It was just a normal, leisurely, bank holiday afternoon. Sat in the park. Being approached by some bearded men with feathers in their hats and bells on their toes.
The band in the bandstand struck up. Where else would you expect to find a band, except in a bandstand? Perhaps jumping on a bandwagon?
This guy here offered his drumstick to my children, to hit the drum with as hard as they could. Neither of them would do it. I couldn’t believe it-you want to hear the racket that they make at home. Yet when given the opportunity they play the shy card.
A processional file started following The Green Man around the park. The procession went anti-clockwise, widdershins, for those of you who care about those sort of things.
Up close to the Green Man, my little boy was afraid of the ‘walking tree thing!’ and kept an out-of-reach-of-branch-arms distance.
It was a scary experience all round for him. He earlier got half way up the steps of the Edgar Wood-designed Exedra (admit it-you thought that they were just steps, didn’t you?) when the church bells started ringing out and he abruptly turned and ran straight back down.
The Green Man was demonstrating, with the help of a narrator and some young dancing children, how he had slept through the Winter months before awakening from his dormancy in the Spring, but being at the back of the crowd my children couldn’t see and were getting restless. So we decided to leave and seek out a real park that had swings and slides and things.
On the way I showed them this anchor, which is attached to the outer wall of Middleton Library, that once belonged to the Norwegian brigantine Sirene that ran aground in Blackpool in 1892. Any excuse to share a bit of history, their interest waned when they learnt that there were no pirates involved. I should have just lied for entertainment purposes.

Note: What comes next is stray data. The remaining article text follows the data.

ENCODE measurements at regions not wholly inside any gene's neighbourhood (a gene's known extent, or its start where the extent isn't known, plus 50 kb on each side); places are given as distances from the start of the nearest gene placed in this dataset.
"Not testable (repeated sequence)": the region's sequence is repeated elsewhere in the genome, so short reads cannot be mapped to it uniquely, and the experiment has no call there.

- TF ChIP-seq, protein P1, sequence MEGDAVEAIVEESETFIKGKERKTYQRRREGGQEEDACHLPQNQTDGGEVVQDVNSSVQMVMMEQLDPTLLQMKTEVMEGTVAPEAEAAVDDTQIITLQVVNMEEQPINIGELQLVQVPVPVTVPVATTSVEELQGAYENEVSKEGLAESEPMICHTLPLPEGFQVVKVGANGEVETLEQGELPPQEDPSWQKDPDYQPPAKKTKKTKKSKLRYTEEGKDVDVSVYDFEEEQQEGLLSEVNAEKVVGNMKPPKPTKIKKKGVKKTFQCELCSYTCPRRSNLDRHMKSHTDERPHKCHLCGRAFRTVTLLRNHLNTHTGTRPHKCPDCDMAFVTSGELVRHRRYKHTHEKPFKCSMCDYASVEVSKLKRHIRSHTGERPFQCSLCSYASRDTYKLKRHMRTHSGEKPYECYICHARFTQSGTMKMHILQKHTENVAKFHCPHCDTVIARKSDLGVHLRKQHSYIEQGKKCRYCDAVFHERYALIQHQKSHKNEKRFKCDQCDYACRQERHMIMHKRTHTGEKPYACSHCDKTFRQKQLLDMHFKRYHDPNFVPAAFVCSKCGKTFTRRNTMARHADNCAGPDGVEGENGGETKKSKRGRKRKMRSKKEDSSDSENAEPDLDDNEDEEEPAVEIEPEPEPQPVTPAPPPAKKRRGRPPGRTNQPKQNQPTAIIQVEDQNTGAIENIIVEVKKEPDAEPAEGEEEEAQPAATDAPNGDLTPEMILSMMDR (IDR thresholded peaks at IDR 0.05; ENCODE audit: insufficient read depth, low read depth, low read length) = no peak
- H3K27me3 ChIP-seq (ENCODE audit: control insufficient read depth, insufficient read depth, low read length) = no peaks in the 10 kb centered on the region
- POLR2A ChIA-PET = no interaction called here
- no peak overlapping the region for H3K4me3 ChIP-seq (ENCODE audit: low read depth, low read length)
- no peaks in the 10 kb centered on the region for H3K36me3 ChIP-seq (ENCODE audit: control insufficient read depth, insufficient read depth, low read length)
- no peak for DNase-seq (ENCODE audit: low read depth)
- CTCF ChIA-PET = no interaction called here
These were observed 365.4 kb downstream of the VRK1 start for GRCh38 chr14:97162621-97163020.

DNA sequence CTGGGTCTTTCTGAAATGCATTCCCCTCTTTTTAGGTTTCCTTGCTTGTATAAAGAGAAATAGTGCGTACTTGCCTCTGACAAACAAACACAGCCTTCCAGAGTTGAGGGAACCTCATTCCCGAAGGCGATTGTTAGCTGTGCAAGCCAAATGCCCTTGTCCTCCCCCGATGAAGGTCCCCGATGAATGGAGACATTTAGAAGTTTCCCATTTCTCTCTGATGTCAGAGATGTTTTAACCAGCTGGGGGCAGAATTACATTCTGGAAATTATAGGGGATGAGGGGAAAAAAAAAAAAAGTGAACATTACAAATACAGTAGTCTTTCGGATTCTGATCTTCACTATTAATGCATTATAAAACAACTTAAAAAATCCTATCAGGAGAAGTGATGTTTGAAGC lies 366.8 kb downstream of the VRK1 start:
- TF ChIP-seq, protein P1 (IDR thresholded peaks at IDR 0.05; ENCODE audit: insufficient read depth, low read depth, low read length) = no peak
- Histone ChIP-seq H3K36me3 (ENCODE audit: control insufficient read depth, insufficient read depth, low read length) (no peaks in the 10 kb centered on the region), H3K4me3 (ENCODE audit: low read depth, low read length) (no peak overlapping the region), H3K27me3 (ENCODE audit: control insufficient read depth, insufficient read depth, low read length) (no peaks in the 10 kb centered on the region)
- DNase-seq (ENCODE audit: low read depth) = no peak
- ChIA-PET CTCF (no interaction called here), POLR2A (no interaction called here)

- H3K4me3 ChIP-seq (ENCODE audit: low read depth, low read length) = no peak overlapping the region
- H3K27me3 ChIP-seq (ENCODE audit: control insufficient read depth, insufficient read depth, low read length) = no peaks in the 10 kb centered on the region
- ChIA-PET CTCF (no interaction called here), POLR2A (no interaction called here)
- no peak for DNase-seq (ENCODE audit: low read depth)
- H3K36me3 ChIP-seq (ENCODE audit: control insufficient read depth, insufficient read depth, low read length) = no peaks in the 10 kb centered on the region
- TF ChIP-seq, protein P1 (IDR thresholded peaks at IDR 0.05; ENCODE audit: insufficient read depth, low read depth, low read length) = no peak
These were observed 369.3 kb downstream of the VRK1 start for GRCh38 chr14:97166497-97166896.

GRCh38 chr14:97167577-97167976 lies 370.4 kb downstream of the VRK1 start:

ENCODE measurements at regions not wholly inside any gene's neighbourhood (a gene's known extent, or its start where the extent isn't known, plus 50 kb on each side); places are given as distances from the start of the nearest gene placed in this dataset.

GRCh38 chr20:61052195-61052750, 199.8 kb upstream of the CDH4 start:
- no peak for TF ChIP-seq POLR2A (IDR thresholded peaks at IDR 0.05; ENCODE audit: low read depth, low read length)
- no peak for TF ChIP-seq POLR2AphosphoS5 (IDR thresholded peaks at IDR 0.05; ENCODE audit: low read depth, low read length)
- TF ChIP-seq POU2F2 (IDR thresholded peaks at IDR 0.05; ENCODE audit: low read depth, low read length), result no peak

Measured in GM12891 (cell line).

Through one of the old, cobbled town passageways, we left behind the traces of a diluted, earlier tradition to emerge blinking into the concrete jungle of twenty first century Middleton life.
Still no sign of a Maypole. Next month we’ll search for Juniper berries.
In 2007, while in Greece, I travelled north to Delphi, climbing the slopes of Mount Parnassus, to see the Sanctuary of Apollo where the Oracle, the cloth eared Sibyl, would utter forth her prophecies.
But it was closed. I did not see that coming.
Seriously-all that way and I had forgotten that everything comes to a stop in the afternoon in retreat of the heat. I did the same when in Crete a year later, when we drove to see the ruins of St.Titus’ church in Gortyn. You think I would learn, wouldn’t you? At least we could dob around the back and look at the still-standing apse over the fence in true snooping, Mancunian fashion.